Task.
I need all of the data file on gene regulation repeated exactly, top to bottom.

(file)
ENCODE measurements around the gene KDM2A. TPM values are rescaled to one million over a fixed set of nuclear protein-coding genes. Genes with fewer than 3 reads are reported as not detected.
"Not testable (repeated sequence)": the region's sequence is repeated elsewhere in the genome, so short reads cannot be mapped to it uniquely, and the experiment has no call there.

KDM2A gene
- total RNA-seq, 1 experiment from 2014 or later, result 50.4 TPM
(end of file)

ENCODE measurements around the gene KDM2A. TPM values are rescaled to one million over a fixed set of nuclear protein-coding genes. Genes with fewer than 3 reads are reported as not detected.
"Not testable (repeated sequence)": the region's sequence is repeated elsewhere in the genome, so short reads cannot be mapped to it uniquely, and the experiment has no call there.

KDM2A gene
- total RNA-seq, 1 experiment from 2014 or later, result 50.4 TPM